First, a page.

Yeshivat Reishit


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In Every Generation

By: Andrew Gluck

Both the beginning and end of Sefer Bamidbar feature censuses. As we read them in shul, we have the unfortunate tendency to tune out and view them as trivial lists of names, places, numbers, and other boring details. However, these counts of B’nei Yisrael, suggests Rabbi Jonathan Grossman, are to be seen as more than just bookends to the sefer.
The Torah states explicitly that none of the people from the original census were still alive for the second one. This is an entirely new generation, and thus, this census serves as a transition from those originally counted to the new generation, the one that will enter the Land of Israel. Two examples of this are demonstrated by the children of Korach, who do teshuva, and are not swallowed by the earth, and B’not Tzlefchad, who petition Moshe for the right to inherit their father’s land.

Both of these groups of progeny represent the future. Both Korach and Tzlefchad were sinners who perished because of their sins. (Some opinions state that Tzlefchad was the m’koshesh etzim, and that he was killed for that transgression. Some understand that he sinned intentionally and martyred himself to restore a sense of power to Moshe’s judgments).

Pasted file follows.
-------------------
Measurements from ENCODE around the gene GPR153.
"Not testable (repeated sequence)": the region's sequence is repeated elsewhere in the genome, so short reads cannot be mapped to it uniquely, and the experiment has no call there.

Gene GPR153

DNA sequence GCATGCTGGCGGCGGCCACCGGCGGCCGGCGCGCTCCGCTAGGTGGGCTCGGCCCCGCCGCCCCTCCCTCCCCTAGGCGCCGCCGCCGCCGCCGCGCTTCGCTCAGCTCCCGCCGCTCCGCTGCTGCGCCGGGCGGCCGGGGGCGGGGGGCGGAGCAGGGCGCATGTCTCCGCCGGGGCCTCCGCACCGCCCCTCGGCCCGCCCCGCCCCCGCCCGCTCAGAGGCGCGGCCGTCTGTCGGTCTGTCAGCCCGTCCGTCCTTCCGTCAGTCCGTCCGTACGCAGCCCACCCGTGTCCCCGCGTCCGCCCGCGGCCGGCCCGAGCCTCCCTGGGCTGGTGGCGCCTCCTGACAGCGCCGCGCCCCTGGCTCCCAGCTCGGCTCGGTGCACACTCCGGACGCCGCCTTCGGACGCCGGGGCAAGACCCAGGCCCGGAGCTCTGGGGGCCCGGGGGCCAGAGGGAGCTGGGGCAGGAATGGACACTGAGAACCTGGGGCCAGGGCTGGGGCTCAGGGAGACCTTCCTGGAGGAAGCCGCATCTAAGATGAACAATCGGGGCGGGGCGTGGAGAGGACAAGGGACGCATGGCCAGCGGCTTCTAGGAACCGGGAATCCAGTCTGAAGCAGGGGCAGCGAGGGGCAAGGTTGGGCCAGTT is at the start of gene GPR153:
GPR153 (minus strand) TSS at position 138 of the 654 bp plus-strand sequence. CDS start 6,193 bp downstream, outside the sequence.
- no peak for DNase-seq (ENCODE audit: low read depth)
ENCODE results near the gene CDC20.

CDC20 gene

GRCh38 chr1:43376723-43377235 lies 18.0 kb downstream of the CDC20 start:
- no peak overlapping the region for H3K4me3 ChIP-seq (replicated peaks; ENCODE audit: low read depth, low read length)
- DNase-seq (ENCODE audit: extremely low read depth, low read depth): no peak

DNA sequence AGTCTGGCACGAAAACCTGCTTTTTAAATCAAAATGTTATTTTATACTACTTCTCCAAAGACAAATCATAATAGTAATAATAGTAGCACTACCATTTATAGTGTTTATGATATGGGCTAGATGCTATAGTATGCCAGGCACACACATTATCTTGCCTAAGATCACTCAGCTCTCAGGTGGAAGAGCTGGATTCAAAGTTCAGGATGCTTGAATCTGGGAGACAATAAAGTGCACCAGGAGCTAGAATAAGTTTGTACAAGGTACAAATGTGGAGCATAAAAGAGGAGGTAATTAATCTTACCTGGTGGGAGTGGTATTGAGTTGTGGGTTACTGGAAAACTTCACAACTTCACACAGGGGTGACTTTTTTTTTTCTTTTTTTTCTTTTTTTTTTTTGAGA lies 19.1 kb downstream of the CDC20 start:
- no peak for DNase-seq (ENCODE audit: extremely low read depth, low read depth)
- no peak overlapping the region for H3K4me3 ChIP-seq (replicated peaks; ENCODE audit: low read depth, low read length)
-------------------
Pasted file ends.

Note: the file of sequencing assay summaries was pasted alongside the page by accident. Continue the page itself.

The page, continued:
Pinchas, too, is a transitional figure. He was born after his father, Elazar, was anointed a Kohen and, therefore, was not included in the original Kehuna of his grandfather, uncles, and father. He, unlike any other Kohen before or after him, received his Kehuna by direct decree from Hashem, for his actions in the end of last week’s parsha, Parshat Balak.

It is interesting to note that the parsha of Pinchas always falls right before, or right at the onset, of the Three Weeks, this time of avelut. There is a famous adage recounted in Masechet Yoma (in Talmud Yerushalmi) stating that any generation in which the Beit Hamikdash is not rebuilt, it is as if it was destroyed during their time.

The lessons of Pinchas, and of the saying in Yoma,are clear. As Jews, we have a rich tradition from which to derive many lessons. Our history has taught us much. However, it is up to each generation to look forward to our promising future. It is up to us, now, to make that transition.

Let us use the impetus of the lessons of Parshat Pinchas to bring about the coming of the Mashiach.